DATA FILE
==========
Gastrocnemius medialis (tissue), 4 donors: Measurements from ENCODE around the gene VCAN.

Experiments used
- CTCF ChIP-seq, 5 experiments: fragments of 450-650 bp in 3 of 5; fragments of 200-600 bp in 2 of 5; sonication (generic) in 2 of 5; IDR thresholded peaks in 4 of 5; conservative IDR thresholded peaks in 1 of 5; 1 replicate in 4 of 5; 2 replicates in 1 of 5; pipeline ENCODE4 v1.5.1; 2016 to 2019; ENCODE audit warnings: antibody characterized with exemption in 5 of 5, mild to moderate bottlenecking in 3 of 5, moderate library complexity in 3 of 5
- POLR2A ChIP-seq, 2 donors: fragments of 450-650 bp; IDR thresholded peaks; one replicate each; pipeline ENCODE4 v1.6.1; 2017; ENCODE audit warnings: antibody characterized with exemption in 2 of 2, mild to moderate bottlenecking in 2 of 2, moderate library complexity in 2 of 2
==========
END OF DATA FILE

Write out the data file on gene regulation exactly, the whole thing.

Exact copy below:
Gastrocnemius medialis (tissue), 4 donors: Measurements from ENCODE around the gene VCAN.

Experiments used
- CTCF ChIP-seq, 5 experiments: fragments of 450-650 bp in 3 of 5; fragments of 200-600 bp in 2 of 5; sonication (generic) in 2 of 5; IDR thresholded peaks in 4 of 5; conservative IDR thresholded peaks in 1 of 5; 1 replicate in 4 of 5; 2 replicates in 1 of 5; pipeline ENCODE4 v1.5.1; 2016 to 2019; ENCODE audit warnings: antibody characterized with exemption in 5 of 5, mild to moderate bottlenecking in 3 of 5, moderate library complexity in 3 of 5
- POLR2A ChIP-seq, 2 donors: fragments of 450-650 bp; IDR thresholded peaks; one replicate each; pipeline ENCODE4 v1.6.1; 2017; ENCODE audit warnings: antibody characterized with exemption in 2 of 2, mild to moderate bottlenecking in 2 of 2, moderate library complexity in 2 of 2